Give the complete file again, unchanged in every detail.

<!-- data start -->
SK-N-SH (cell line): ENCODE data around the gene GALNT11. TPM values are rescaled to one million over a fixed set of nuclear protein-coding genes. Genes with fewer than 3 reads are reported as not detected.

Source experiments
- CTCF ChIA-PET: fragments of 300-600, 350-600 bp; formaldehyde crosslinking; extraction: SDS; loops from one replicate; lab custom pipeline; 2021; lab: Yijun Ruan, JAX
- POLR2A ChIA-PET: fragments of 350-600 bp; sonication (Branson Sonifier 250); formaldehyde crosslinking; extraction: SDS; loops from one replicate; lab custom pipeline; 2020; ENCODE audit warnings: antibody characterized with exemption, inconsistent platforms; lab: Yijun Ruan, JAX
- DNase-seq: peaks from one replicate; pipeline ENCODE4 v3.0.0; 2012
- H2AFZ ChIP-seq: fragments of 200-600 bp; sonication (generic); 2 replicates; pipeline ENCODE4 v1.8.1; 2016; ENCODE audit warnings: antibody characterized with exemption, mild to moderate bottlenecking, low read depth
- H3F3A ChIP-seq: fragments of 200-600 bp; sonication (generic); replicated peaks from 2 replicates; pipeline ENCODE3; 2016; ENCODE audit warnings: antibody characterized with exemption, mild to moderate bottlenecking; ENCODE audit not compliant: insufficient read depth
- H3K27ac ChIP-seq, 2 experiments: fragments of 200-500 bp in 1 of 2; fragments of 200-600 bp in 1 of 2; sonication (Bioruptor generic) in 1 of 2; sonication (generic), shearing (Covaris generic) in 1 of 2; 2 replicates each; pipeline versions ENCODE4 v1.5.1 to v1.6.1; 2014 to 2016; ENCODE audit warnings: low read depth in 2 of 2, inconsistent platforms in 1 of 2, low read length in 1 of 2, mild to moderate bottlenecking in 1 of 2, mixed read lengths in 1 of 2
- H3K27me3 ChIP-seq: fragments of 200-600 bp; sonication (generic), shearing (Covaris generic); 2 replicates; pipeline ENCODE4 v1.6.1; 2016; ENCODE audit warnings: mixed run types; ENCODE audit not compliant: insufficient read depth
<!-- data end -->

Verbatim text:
SK-N-SH (cell line): ENCODE data around the gene GALNT11. TPM values are rescaled to one million over a fixed set of nuclear protein-coding genes. Genes with fewer than 3 reads are reported as not detected.

Source experiments
- CTCF ChIA-PET: fragments of 300-600, 350-600 bp; formaldehyde crosslinking; extraction: SDS; loops from one replicate; lab custom pipeline; 2021; lab: Yijun Ruan, JAX
- POLR2A ChIA-PET: fragments of 350-600 bp; sonication (Branson Sonifier 250); formaldehyde crosslinking; extraction: SDS; loops from one replicate; lab custom pipeline; 2020; ENCODE audit warnings: antibody characterized with exemption, inconsistent platforms; lab: Yijun Ruan, JAX
- DNase-seq: peaks from one replicate; pipeline ENCODE4 v3.0.0; 2012
- H2AFZ ChIP-seq: fragments of 200-600 bp; sonication (generic); 2 replicates; pipeline ENCODE4 v1.8.1; 2016; ENCODE audit warnings: antibody characterized with exemption, mild to moderate bottlenecking, low read depth
- H3F3A ChIP-seq: fragments of 200-600 bp; sonication (generic); replicated peaks from 2 replicates; pipeline ENCODE3; 2016; ENCODE audit warnings: antibody characterized with exemption, mild to moderate bottlenecking; ENCODE audit not compliant: insufficient read depth
- H3K27ac ChIP-seq, 2 experiments: fragments of 200-500 bp in 1 of 2; fragments of 200-600 bp in 1 of 2; sonication (Bioruptor generic) in 1 of 2; sonication (generic), shearing (Covaris generic) in 1 of 2; 2 replicates each; pipeline versions ENCODE4 v1.5.1 to v1.6.1; 2014 to 2016; ENCODE audit warnings: low read depth in 2 of 2, inconsistent platforms in 1 of 2, low read length in 1 of 2, mild to moderate bottlenecking in 1 of 2, mixed read lengths in 1 of 2
- H3K27me3 ChIP-seq: fragments of 200-600 bp; sonication (generic), shearing (Covaris generic); 2 replicates; pipeline ENCODE4 v1.6.1; 2016; ENCODE audit warnings: mixed run types; ENCODE audit not compliant: insufficient read depth